Satellite: Bridging the digital divide between urban and rural communities
Opinion Despite significant investment over the years, there are still ‘black spots’ in connectivity – not only in rural areas, but even in the heart of London. With data-intensive applications an expected part of mobile life, these black spots can have significant implications.
For instance, a business looking to relocate within the UK will most likely make the level of connectivity available a key part of its decision process, meaning areas plagued by black spots – most likely rural areas – will regularly lose out compared to their more connected competition. Furthermore, if emergency services move away from the existing Airwave national public safety network to a system such as cellular, which provides greater access to broadband data, any black spots over remote areas will prove not just inconvenient and costly, but also potentially dangerous.
The continued existence of black spots is largely down to a very simple issue: not enough cellular base stations. Placing base stations in every conceivable location to ensure continuous coverage is often impossible due to issues of cost and access, meaning that remote and sparsely populated areas are often overlooked.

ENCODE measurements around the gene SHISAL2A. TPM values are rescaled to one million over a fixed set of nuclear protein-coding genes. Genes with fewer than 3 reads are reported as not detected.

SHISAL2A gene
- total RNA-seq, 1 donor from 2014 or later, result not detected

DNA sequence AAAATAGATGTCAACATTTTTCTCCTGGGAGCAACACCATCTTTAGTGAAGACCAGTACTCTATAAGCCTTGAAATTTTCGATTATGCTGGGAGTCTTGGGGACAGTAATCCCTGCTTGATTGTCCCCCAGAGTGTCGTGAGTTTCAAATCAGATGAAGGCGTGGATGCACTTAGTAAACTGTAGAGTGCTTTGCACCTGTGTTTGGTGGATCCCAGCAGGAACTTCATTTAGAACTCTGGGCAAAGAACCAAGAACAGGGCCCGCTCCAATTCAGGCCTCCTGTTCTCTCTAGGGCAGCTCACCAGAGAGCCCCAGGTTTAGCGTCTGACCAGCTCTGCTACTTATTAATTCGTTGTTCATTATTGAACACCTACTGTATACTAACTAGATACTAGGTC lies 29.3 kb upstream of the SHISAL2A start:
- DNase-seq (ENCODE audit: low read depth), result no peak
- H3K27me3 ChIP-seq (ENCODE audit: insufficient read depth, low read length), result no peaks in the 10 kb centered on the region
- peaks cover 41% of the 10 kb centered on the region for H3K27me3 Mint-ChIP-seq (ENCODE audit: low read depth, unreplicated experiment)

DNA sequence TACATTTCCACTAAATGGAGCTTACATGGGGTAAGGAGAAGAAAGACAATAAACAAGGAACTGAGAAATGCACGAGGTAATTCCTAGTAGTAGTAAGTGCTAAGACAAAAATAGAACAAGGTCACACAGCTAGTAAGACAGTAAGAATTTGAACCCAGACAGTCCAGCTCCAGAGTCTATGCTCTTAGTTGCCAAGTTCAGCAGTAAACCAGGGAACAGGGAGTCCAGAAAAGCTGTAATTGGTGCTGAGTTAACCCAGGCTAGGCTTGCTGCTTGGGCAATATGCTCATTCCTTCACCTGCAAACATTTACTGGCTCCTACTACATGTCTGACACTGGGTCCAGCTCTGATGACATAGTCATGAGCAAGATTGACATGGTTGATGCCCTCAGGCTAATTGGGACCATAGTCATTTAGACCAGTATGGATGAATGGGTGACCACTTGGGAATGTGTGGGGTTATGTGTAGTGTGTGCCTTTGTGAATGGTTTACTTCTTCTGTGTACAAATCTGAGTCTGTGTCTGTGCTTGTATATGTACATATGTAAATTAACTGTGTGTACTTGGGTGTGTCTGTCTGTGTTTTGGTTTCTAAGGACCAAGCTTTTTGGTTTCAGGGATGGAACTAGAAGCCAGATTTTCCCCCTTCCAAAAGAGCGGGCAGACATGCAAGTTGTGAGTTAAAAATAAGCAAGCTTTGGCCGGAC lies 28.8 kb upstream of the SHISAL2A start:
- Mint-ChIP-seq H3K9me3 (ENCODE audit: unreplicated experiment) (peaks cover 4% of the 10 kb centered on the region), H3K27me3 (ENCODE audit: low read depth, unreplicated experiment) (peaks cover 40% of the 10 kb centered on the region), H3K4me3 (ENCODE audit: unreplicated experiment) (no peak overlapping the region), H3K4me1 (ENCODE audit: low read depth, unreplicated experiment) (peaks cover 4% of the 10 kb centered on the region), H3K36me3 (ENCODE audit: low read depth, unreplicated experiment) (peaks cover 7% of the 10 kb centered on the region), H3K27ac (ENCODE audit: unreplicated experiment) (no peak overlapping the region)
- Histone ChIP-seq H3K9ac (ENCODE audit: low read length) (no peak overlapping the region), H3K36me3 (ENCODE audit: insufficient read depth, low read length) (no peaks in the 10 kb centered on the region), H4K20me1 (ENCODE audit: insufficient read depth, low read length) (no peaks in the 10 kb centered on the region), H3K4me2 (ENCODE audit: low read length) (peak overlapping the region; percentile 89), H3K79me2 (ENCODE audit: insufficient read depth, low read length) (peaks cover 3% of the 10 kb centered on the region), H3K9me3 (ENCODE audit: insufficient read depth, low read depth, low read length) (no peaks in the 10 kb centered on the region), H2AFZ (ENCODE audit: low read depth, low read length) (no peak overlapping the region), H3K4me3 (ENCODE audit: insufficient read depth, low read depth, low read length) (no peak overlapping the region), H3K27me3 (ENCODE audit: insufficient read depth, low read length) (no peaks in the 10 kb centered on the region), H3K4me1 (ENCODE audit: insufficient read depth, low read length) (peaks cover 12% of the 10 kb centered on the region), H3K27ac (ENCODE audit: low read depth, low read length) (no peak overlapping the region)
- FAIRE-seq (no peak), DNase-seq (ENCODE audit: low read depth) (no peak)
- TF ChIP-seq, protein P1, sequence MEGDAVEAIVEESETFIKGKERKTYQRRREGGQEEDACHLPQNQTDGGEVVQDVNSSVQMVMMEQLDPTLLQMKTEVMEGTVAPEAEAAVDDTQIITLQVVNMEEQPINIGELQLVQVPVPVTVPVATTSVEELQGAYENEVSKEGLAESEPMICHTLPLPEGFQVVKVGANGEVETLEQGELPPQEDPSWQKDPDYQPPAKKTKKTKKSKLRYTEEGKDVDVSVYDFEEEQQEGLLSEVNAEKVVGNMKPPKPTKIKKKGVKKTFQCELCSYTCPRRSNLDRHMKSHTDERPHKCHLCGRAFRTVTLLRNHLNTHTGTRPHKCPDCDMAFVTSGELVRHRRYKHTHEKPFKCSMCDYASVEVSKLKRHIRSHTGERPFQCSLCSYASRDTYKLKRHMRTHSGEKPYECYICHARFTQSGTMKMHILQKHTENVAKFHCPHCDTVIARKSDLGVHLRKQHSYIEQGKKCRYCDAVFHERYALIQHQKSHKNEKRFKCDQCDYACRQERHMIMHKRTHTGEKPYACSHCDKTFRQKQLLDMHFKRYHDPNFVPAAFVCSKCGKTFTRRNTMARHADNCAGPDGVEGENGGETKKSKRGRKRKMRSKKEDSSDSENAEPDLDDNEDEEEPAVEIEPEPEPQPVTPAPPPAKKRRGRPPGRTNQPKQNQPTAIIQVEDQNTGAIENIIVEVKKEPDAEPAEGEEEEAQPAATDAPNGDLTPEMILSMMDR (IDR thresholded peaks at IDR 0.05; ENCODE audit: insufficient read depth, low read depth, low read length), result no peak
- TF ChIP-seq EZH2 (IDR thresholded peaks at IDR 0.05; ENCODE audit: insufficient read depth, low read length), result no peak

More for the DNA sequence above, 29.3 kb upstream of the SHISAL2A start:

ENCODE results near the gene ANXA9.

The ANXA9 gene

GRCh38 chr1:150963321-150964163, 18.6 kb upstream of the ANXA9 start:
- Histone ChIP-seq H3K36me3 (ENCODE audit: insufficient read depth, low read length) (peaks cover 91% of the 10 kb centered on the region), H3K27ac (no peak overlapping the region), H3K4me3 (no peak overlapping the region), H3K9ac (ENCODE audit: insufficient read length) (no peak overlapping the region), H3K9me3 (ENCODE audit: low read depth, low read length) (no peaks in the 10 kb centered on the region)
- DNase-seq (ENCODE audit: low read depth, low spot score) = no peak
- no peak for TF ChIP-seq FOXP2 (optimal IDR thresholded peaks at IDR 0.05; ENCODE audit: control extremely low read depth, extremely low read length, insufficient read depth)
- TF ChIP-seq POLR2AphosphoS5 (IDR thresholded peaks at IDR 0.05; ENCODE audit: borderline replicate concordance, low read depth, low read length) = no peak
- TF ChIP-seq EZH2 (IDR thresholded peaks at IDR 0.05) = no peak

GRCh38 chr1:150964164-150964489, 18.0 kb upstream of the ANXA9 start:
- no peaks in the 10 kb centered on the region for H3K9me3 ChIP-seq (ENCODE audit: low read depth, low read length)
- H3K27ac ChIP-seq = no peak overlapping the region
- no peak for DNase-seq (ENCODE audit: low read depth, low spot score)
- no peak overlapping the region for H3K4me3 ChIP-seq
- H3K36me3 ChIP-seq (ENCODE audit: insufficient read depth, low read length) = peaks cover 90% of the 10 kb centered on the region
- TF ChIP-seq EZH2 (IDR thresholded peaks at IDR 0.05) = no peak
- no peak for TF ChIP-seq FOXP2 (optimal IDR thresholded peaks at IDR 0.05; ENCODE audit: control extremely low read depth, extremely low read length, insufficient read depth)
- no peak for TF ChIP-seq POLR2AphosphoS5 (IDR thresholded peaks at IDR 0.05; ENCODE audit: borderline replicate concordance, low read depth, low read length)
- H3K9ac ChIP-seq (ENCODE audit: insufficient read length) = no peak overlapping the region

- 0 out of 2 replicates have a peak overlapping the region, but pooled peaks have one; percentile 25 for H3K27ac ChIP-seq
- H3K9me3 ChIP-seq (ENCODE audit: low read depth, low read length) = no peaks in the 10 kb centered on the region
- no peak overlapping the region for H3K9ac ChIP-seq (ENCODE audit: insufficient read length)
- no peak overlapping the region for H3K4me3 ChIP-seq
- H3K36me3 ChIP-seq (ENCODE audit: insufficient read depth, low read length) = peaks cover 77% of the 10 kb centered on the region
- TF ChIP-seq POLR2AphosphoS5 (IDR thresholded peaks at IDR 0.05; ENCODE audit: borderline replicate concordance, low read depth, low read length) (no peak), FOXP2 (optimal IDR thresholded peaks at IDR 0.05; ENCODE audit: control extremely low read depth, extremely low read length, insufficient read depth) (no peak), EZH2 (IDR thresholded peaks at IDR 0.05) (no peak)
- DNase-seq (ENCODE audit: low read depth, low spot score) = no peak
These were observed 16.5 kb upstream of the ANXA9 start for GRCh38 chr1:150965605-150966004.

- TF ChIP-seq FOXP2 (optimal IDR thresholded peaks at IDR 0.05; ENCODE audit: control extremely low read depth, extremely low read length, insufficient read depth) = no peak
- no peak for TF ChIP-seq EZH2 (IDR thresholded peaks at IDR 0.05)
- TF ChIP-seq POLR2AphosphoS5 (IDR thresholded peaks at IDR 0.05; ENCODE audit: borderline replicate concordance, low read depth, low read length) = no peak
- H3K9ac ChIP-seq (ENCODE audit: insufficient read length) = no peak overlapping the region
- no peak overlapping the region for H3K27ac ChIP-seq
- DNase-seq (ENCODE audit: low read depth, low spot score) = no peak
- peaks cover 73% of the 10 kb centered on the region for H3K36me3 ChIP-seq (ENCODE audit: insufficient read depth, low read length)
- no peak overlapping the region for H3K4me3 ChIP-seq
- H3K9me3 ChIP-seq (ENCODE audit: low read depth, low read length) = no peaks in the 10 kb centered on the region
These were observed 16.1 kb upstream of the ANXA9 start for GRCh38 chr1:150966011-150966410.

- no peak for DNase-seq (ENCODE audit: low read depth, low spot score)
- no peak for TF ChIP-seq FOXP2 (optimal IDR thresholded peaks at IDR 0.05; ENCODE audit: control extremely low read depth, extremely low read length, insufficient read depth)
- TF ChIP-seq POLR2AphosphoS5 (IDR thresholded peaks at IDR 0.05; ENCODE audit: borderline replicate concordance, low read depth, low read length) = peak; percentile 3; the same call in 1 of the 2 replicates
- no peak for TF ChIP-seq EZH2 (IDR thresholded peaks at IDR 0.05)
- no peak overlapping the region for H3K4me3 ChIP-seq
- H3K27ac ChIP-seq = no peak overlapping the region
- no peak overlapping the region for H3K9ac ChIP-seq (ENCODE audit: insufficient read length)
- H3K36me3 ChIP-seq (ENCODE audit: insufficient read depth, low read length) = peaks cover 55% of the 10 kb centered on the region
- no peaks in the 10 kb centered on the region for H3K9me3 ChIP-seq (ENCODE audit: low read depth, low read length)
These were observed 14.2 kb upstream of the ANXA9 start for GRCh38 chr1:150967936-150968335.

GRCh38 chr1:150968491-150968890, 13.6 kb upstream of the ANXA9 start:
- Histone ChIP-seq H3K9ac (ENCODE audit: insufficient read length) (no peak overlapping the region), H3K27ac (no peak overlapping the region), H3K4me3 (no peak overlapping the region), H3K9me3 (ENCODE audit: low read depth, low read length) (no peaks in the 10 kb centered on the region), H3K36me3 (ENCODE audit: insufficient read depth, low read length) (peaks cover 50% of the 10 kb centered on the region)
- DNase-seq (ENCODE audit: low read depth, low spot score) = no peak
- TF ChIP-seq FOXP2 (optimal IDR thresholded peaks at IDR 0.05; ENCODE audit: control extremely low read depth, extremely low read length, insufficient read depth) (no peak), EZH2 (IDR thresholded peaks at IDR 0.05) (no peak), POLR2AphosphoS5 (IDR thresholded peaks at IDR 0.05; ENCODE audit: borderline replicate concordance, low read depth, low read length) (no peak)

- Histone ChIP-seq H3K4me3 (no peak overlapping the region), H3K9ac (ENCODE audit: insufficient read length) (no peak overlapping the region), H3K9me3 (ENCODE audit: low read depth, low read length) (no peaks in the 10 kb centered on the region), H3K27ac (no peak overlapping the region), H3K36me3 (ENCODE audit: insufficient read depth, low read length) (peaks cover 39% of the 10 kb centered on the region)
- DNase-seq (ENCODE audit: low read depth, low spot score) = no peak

To do nothing would be to indirectly validate the digital divide that is widening between rural and urban communities. To counteract this, other technologies, like satellite broadband, must be used to supplement existing connectivity and ensure consistent and uninterrupted speeds UK-wide.
Once seen as a last resort for those too remote for any other form of access, satellite has come on leaps and bounds. The advent of higher speed Ka-band satellites has increased network capacity from single digits to hundreds of Gigabits per second. Thanks to this, a satellite services can now guarantee a high-speed connection to any area within its coverage, eliminating the last few black spots.
At the same time, receivers are constantly shrinking in size and can be placed in unconnected areas with little cost or direct impact on the area in order to receive a signal. This means that monetary concerns no longer need to impact the decision of whether or not a rural area is worth providing with a good connection.
To avoid a digital divide, every part of the UK needs equal access to high-speed, high-quality connectivity. Turning to technologies like satellite broadband can bridge this gap and make high-speed connections available to all users – whether on Oxford Street or in the Orkneys.
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